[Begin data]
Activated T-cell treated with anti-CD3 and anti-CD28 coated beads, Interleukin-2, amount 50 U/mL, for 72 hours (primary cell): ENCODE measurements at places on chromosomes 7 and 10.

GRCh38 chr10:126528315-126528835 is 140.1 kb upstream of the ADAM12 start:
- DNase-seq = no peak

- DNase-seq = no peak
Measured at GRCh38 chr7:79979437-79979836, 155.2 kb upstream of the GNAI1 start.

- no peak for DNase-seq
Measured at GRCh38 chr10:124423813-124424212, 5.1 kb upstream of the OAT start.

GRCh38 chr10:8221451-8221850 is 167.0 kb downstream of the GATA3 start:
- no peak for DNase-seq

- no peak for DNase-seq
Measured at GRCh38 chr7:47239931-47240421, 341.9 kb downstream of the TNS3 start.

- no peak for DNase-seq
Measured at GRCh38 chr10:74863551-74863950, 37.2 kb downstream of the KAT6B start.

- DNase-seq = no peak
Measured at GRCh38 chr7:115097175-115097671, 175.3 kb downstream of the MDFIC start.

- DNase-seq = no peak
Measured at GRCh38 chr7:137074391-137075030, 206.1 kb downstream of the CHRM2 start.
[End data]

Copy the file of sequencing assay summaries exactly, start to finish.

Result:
Activated T-cell treated with anti-CD3 and anti-CD28 coated beads, Interleukin-2, amount 50 U/mL, for 72 hours (primary cell): ENCODE measurements at places on chromosomes 7 and 10.

GRCh38 chr10:126528315-126528835 is 140.1 kb upstream of the ADAM12 start:
- DNase-seq = no peak

- DNase-seq = no peak
Measured at GRCh38 chr7:79979437-79979836, 155.2 kb upstream of the GNAI1 start.

- no peak for DNase-seq
Measured at GRCh38 chr10:124423813-124424212, 5.1 kb upstream of the OAT start.

GRCh38 chr10:8221451-8221850 is 167.0 kb downstream of the GATA3 start:
- no peak for DNase-seq

- no peak for DNase-seq
Measured at GRCh38 chr7:47239931-47240421, 341.9 kb downstream of the TNS3 start.

- no peak for DNase-seq
Measured at GRCh38 chr10:74863551-74863950, 37.2 kb downstream of the KAT6B start.

- DNase-seq = no peak
Measured at GRCh38 chr7:115097175-115097671, 175.3 kb downstream of the MDFIC start.

- DNase-seq = no peak
Measured at GRCh38 chr7:137074391-137075030, 206.1 kb downstream of the CHRM2 start.